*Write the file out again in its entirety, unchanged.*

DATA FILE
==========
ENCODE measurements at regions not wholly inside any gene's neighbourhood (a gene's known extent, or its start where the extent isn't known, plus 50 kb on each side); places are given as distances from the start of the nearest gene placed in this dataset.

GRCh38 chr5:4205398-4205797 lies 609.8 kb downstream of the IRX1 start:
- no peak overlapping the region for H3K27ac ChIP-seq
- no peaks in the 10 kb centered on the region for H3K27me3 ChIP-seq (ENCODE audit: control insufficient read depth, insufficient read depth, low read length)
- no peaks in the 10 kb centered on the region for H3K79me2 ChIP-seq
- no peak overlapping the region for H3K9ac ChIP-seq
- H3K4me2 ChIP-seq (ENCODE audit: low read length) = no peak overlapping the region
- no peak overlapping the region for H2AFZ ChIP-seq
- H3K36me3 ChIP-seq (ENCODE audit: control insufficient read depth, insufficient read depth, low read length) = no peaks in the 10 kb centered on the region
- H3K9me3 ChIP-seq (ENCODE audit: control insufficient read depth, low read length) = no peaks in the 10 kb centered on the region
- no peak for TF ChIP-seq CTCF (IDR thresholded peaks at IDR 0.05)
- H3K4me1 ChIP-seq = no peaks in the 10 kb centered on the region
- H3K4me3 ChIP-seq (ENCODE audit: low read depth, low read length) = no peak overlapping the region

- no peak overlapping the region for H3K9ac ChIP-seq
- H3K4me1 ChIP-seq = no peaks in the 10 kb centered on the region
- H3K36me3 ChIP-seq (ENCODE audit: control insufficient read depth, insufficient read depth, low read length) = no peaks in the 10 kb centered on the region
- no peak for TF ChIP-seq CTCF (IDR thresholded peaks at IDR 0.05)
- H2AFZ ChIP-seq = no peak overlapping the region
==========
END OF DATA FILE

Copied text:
ENCODE measurements at regions not wholly inside any gene's neighbourhood (a gene's known extent, or its start where the extent isn't known, plus 50 kb on each side); places are given as distances from the start of the nearest gene placed in this dataset.

GRCh38 chr5:4205398-4205797 lies 609.8 kb downstream of the IRX1 start:
- no peak overlapping the region for H3K27ac ChIP-seq
- no peaks in the 10 kb centered on the region for H3K27me3 ChIP-seq (ENCODE audit: control insufficient read depth, insufficient read depth, low read length)
- no peaks in the 10 kb centered on the region for H3K79me2 ChIP-seq
- no peak overlapping the region for H3K9ac ChIP-seq
- H3K4me2 ChIP-seq (ENCODE audit: low read length) = no peak overlapping the region
- no peak overlapping the region for H2AFZ ChIP-seq
- H3K36me3 ChIP-seq (ENCODE audit: control insufficient read depth, insufficient read depth, low read length) = no peaks in the 10 kb centered on the region
- H3K9me3 ChIP-seq (ENCODE audit: control insufficient read depth, low read length) = no peaks in the 10 kb centered on the region
- no peak for TF ChIP-seq CTCF (IDR thresholded peaks at IDR 0.05)
- H3K4me1 ChIP-seq = no peaks in the 10 kb centered on the region
- H3K4me3 ChIP-seq (ENCODE audit: low read depth, low read length) = no peak overlapping the region

- no peak overlapping the region for H3K9ac ChIP-seq
- H3K4me1 ChIP-seq = no peaks in the 10 kb centered on the region
- H3K36me3 ChIP-seq (ENCODE audit: control insufficient read depth, insufficient read depth, low read length) = no peaks in the 10 kb centered on the region
- no peak for TF ChIP-seq CTCF (IDR thresholded peaks at IDR 0.05)
- H2AFZ ChIP-seq = no peak overlapping the region